A United Technologies Corp. unit has begun flight trials of a vehicle health monitoring platform to assess the airworthiness of sensors onboard the U.S. Air Force's C-5 Galaxy aircraft.
The flight tests on the UTC Aerospace Systems-built Pulse Health Monitoring System are part of a contract awarded by the service branch to Metis Design, UTC said Thursday.
The Lockheed Martin-built C-5 Galaxy military transport aircraft is designed to carry up to 270,000 pounds of cargo.
Metis Design's MD7-Pro structural health monitoring tool for aircraft inspection, which has been licensed to UTC, is also part of the Air Force flight trials.
Pulse HMS works to collect data on an aircraft's performance and condition through the use of a remote sensor interface, wireless communication tools and analytics software modules and is linked to UTC's Pulse ground stations that offer operators and maintenance personnel with ground analytics platforms for use in aircraft assessment.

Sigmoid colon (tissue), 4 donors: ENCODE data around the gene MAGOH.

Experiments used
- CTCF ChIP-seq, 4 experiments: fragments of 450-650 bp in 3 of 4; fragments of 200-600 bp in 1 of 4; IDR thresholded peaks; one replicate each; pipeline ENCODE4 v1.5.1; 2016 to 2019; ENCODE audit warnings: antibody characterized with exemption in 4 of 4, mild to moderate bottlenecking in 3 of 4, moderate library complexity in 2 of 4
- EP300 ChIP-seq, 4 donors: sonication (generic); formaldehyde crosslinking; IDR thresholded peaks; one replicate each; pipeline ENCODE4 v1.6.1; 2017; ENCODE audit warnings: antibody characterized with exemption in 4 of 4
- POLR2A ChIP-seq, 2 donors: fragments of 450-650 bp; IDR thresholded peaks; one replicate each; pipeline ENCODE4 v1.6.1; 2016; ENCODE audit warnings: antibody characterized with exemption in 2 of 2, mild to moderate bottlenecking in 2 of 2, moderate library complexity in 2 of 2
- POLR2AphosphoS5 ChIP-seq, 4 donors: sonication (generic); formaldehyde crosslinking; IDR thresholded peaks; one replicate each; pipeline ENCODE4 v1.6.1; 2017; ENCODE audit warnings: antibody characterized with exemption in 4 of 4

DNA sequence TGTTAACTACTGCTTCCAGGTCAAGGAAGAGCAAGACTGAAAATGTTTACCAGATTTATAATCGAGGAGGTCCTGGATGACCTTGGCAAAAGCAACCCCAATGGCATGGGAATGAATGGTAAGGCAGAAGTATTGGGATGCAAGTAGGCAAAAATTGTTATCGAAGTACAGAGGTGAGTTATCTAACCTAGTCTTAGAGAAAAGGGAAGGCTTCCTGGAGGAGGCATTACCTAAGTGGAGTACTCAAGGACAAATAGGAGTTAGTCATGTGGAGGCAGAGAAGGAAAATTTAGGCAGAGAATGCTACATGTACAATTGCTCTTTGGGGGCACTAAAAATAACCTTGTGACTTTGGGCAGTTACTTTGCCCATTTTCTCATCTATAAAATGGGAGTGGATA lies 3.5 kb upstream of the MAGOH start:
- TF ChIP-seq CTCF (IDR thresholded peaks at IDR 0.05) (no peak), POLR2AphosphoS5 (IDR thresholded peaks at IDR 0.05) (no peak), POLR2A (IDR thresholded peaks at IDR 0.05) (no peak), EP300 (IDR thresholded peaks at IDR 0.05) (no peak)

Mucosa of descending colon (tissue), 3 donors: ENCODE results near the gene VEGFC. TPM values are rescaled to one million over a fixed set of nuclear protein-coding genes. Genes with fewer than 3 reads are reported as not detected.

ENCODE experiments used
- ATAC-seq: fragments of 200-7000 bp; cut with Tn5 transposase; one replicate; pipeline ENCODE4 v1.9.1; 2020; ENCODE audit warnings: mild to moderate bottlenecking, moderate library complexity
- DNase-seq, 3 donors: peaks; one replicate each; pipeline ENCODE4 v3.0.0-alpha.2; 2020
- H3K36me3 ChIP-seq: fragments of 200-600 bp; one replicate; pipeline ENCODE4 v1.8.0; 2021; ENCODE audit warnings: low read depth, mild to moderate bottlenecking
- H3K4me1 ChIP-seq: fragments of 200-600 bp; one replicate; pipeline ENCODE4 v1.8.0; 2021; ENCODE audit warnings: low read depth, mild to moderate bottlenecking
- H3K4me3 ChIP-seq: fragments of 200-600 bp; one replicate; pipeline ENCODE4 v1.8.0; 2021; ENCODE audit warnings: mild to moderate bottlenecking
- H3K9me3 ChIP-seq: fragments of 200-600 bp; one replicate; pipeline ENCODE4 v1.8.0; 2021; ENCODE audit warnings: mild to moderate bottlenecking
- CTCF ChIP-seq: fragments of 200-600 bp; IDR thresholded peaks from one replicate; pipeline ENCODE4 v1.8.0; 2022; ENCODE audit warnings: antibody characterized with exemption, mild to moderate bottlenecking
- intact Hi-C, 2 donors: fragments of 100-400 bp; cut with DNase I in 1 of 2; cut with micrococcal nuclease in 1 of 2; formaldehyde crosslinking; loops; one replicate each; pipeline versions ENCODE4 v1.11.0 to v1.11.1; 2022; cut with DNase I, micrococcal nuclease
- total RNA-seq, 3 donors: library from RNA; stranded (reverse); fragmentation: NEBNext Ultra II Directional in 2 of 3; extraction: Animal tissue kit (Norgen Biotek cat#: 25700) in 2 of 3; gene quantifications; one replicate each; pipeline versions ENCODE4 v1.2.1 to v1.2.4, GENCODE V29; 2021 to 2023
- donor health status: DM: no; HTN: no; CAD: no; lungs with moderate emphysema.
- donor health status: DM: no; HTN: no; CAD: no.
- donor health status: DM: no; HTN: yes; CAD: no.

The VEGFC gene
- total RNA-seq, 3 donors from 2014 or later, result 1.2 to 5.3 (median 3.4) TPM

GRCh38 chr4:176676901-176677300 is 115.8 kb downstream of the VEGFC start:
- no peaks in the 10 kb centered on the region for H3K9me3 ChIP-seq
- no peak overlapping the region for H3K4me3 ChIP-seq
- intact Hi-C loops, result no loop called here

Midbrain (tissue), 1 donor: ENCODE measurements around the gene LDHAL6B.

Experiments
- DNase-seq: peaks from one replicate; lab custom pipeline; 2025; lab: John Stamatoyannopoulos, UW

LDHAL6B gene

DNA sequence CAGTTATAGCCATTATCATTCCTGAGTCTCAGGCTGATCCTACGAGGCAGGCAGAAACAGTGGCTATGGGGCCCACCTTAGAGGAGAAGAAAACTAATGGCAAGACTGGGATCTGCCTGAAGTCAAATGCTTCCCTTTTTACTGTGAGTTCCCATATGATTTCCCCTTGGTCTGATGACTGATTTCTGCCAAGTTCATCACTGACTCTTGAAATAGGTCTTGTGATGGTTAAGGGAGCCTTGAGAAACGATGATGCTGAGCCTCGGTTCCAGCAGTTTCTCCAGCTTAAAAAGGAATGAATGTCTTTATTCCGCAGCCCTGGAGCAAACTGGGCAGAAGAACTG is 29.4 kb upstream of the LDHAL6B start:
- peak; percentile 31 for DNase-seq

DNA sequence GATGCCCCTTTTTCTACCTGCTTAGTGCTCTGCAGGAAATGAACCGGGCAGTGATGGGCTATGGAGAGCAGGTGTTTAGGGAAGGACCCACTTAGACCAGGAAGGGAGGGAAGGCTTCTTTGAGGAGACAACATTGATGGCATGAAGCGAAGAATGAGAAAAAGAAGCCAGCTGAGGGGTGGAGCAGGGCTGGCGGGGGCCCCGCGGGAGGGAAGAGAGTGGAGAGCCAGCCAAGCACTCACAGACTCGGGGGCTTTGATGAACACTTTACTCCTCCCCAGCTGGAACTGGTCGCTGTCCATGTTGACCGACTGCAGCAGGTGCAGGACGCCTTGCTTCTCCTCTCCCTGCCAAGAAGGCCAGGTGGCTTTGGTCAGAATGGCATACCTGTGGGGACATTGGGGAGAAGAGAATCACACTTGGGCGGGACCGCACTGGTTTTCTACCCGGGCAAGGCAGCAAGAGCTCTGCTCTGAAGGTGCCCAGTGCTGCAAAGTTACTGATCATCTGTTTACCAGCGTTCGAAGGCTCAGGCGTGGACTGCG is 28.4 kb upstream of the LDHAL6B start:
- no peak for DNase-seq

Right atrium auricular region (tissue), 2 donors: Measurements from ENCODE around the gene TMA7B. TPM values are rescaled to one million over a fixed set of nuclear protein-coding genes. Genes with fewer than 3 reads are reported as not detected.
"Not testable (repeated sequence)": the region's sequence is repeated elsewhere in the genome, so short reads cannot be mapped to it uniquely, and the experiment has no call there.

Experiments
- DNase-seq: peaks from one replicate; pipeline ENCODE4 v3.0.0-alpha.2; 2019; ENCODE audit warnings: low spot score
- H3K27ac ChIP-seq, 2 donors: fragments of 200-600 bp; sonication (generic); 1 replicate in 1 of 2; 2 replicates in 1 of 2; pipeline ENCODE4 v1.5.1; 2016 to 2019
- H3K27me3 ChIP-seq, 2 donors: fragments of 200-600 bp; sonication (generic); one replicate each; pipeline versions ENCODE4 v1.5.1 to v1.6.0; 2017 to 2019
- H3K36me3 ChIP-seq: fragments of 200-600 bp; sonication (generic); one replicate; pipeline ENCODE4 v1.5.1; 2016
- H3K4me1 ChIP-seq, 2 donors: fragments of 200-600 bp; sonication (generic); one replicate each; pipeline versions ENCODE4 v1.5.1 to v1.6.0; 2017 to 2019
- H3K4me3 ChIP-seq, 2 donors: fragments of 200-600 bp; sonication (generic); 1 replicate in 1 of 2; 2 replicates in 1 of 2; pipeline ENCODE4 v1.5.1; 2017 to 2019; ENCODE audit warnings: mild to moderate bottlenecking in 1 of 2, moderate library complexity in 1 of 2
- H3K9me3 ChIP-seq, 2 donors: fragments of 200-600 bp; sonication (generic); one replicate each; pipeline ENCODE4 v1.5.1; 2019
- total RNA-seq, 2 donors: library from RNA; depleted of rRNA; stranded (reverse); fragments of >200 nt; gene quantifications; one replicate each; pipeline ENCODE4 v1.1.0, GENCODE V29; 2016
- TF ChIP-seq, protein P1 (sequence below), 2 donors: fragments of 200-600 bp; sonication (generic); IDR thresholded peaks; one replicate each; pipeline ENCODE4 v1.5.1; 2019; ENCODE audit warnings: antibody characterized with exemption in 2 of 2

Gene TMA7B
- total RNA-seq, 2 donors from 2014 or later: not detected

“This is like monitoring systems found in modern automobiles that evaluate tire pressure, fuel consumption, oil condition, drivetrain performance or other aspects, and they provide the driver or mechanic with the necessary information to assist in keeping the vehicle well maintained,” said David Larsen, prognostics and health management systems program chief engineer at UTC Aerospace Systems.
UTC's aerospace systems unit will manufacture and provide aftermarket support for the Pulse system through its Vergennes, Vermont-based facility.